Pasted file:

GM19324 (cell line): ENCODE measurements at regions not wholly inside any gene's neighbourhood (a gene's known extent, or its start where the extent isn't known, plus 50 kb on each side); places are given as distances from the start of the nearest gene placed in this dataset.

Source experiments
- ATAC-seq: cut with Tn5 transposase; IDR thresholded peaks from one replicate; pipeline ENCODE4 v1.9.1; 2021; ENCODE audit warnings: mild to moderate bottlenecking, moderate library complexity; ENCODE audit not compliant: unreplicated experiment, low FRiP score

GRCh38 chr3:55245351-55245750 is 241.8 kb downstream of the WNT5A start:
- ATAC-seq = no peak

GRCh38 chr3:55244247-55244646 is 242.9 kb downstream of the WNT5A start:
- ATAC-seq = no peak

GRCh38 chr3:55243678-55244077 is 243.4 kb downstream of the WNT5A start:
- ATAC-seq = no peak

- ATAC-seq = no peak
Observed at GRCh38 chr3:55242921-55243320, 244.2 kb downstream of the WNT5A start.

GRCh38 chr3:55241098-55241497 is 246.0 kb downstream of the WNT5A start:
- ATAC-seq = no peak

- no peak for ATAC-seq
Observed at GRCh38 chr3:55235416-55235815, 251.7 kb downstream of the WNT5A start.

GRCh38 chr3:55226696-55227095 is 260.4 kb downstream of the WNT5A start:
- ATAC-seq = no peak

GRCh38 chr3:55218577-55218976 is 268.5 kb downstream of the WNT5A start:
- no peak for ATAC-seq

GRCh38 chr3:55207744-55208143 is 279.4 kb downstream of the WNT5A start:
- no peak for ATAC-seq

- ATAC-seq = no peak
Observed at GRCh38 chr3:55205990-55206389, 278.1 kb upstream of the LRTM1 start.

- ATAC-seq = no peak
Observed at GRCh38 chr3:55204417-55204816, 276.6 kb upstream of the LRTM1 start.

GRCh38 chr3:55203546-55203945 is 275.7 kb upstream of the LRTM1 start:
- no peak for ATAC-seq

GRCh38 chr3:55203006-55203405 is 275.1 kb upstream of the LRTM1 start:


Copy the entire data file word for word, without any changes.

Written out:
GM19324 (cell line): ENCODE measurements at regions not wholly inside any gene's neighbourhood (a gene's known extent, or its start where the extent isn't known, plus 50 kb on each side); places are given as distances from the start of the nearest gene placed in this dataset.

Source experiments
- ATAC-seq: cut with Tn5 transposase; IDR thresholded peaks from one replicate; pipeline ENCODE4 v1.9.1; 2021; ENCODE audit warnings: mild to moderate bottlenecking, moderate library complexity; ENCODE audit not compliant: unreplicated experiment, low FRiP score

GRCh38 chr3:55245351-55245750 is 241.8 kb downstream of the WNT5A start:
- ATAC-seq = no peak

GRCh38 chr3:55244247-55244646 is 242.9 kb downstream of the WNT5A start:
- ATAC-seq = no peak

GRCh38 chr3:55243678-55244077 is 243.4 kb downstream of the WNT5A start:
- ATAC-seq = no peak

- ATAC-seq = no peak
Observed at GRCh38 chr3:55242921-55243320, 244.2 kb downstream of the WNT5A start.

GRCh38 chr3:55241098-55241497 is 246.0 kb downstream of the WNT5A start:
- ATAC-seq = no peak

- no peak for ATAC-seq
Observed at GRCh38 chr3:55235416-55235815, 251.7 kb downstream of the WNT5A start.

GRCh38 chr3:55226696-55227095 is 260.4 kb downstream of the WNT5A start:
- ATAC-seq = no peak

GRCh38 chr3:55218577-55218976 is 268.5 kb downstream of the WNT5A start:
- no peak for ATAC-seq

GRCh38 chr3:55207744-55208143 is 279.4 kb downstream of the WNT5A start:
- no peak for ATAC-seq

- ATAC-seq = no peak
Observed at GRCh38 chr3:55205990-55206389, 278.1 kb upstream of the LRTM1 start.

- ATAC-seq = no peak
Observed at GRCh38 chr3:55204417-55204816, 276.6 kb upstream of the LRTM1 start.

GRCh38 chr3:55203546-55203945 is 275.7 kb upstream of the LRTM1 start:
- no peak for ATAC-seq

GRCh38 chr3:55203006-55203405 is 275.1 kb upstream of the LRTM1 start: